Oregon Public Broadcasting is reporting on the efforts of a WSU researcher to turn poplar trees into transportation fuel:
[P]oplars [are] an on demand fuel source. Trees can be chopped down year round, chipped up and then fermented to create ethanol.
According to the researcher, an acre of poplar could supply about one thousand gallons of ethanol per year—which is about three times the per-acre yield of corn ethanol, with a lot less plowing and fertilizer consumption. Cool!
Of course, inveterate skeptic that I am, I had to run the numbers…
Find this article interesting? Please consider making a gift to support our work.
Let’s ignore, for a moment, any energy that’s used in harvesting, chipping, and fermenting the poplars. (In a proper analysis, we’d “net out” those energy inputs from the final ethanol output.) Instead, let’s just focus on the ethanol itself—and how many acres of poplars it would take to satisfy our demand for transportation fuels.
Ethanol isn’t quite as “energy dense” as gasoline. A thousand gallons of ethanol has about the same amount of energy as only 610 gallons of gas.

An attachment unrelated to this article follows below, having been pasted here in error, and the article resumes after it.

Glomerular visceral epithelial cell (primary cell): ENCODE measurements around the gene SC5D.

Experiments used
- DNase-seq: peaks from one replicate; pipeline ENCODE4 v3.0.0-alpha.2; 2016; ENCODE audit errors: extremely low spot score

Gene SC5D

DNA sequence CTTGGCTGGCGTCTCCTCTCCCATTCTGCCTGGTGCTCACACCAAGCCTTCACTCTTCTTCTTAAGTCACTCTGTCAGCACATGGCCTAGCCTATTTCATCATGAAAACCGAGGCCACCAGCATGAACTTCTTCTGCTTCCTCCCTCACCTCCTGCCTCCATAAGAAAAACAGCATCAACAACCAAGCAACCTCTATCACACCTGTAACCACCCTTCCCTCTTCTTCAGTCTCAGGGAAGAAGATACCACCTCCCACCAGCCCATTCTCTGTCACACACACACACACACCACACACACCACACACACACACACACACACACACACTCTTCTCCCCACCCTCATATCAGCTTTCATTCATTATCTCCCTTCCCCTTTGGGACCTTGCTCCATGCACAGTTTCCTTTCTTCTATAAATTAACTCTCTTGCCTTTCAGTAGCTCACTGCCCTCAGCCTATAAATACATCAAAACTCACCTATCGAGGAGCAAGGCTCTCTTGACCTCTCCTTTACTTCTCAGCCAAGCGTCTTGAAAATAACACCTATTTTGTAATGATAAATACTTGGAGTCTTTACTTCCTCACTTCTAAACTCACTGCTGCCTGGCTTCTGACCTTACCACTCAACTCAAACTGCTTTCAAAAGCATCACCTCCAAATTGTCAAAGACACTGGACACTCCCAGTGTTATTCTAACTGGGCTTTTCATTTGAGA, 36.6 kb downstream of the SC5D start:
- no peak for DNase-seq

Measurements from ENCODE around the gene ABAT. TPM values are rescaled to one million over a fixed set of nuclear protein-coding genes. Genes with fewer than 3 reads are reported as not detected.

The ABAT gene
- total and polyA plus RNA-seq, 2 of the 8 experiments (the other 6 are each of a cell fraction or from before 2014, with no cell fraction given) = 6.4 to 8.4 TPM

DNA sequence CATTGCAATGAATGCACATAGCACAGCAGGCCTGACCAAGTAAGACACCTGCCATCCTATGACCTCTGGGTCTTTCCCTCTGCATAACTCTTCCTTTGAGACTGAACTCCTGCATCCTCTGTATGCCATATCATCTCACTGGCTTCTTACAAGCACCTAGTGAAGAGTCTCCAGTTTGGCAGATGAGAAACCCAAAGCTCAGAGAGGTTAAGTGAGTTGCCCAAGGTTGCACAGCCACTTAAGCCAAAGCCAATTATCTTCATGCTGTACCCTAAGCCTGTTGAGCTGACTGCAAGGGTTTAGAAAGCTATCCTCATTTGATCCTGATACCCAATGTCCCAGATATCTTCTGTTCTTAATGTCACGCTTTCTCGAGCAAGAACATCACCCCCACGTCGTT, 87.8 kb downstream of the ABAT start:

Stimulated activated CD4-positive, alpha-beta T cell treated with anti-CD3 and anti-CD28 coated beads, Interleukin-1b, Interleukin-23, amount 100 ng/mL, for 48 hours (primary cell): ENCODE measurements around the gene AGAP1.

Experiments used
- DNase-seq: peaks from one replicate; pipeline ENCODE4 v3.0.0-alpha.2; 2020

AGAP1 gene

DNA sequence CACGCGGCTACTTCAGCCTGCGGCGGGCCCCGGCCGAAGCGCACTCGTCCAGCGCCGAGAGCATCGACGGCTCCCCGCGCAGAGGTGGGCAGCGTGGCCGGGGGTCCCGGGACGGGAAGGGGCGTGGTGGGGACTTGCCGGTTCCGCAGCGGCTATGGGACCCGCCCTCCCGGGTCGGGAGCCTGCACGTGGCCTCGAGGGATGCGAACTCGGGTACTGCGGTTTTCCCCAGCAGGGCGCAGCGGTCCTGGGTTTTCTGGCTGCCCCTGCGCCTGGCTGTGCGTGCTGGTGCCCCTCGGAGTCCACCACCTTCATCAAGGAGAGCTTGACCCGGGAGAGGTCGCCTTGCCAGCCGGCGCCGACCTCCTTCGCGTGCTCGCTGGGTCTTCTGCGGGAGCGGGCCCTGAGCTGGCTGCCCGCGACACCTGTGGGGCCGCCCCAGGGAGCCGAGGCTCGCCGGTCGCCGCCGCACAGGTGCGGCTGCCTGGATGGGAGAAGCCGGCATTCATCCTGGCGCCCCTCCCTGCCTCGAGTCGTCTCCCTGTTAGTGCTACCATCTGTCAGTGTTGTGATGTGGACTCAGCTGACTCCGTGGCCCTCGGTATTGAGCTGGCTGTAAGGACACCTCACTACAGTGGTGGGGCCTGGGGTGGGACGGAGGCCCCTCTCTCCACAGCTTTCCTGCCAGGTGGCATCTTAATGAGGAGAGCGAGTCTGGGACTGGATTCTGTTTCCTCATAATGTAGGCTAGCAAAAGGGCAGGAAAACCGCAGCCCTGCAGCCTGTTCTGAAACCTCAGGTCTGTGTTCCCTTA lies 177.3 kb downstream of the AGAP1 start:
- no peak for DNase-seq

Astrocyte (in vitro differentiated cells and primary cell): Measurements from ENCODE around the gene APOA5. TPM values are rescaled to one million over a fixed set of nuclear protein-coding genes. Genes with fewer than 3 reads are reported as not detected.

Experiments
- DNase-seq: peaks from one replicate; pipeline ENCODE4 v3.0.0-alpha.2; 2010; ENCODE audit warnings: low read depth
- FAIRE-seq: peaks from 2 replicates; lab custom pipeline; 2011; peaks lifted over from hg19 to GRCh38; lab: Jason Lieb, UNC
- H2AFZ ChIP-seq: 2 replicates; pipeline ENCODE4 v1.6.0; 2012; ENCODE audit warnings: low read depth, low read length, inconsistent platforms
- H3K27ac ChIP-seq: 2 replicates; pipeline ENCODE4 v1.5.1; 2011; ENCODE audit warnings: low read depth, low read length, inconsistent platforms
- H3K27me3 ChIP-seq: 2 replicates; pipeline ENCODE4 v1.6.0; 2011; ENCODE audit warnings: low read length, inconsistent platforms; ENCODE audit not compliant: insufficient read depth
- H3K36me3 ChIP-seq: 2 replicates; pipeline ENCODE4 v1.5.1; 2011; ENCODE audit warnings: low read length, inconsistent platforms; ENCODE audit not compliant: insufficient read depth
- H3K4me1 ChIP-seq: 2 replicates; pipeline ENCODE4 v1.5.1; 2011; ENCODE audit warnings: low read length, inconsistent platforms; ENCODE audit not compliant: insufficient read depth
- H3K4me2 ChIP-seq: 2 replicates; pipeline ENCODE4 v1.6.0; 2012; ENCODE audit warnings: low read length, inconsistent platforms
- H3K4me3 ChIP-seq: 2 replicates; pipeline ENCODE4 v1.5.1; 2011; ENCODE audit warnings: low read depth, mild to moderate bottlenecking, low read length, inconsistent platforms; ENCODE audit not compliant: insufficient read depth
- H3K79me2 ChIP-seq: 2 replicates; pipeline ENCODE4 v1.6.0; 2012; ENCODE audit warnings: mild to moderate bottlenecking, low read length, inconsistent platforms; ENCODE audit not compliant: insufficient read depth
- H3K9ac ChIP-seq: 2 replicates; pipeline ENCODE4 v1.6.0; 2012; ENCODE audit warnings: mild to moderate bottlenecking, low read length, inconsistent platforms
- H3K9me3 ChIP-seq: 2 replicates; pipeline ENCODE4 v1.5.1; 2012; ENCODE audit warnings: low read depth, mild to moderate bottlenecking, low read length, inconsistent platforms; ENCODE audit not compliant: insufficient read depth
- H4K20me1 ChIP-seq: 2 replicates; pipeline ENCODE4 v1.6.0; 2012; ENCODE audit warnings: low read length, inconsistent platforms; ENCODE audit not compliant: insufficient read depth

Here in the Northwest (British Columbia, Washington, Oregon, and Idaho inclusive) we use about 6 billion gallons of gasoline per year. So if the poplar research is close to being right, it would take about 9.2 million acres of poplar plantations to satisfy our gasoline appetite.
That’s a lot of land—it’s area about 9 times the size of Washington’s Olympic National Park, or roughly the size of New Jersey and Connecticut combined. Quite a poplar plantation, I’d say.
Scaling up to meet the total gasoline demand of the US and Canada, you’d need a poplar plantation about the size of California plus Montana, with Mississippi thrown in for good measure, to satisfy the nations’ demand for gasoline. And that doesn’t even cover diesel or airplane fuel.
Needless to say, with numbers like these, it’d take a huge national effort, and a major disruption of forest ecosystems, for poplar-based ethanol to make a serious dent in our petroleum habit.
I don’t mention all of this to throw cold water on alternative fuels. I, for one, am guardedly optimistic about cellulosic ethanol, and am delighted that WSU is doing the research. Still, it’s important to keep in mind the scale of our fuel consumption: we use so much gasoline right now that biofuels just aren’t a silver bullet. It’s going to take a lot more—everything from super-efficient vehicles, to compact neighborhoods that minimize travel, to incentives for filling empty seats—if we’re really going to create a transportation system that can last over the long haul.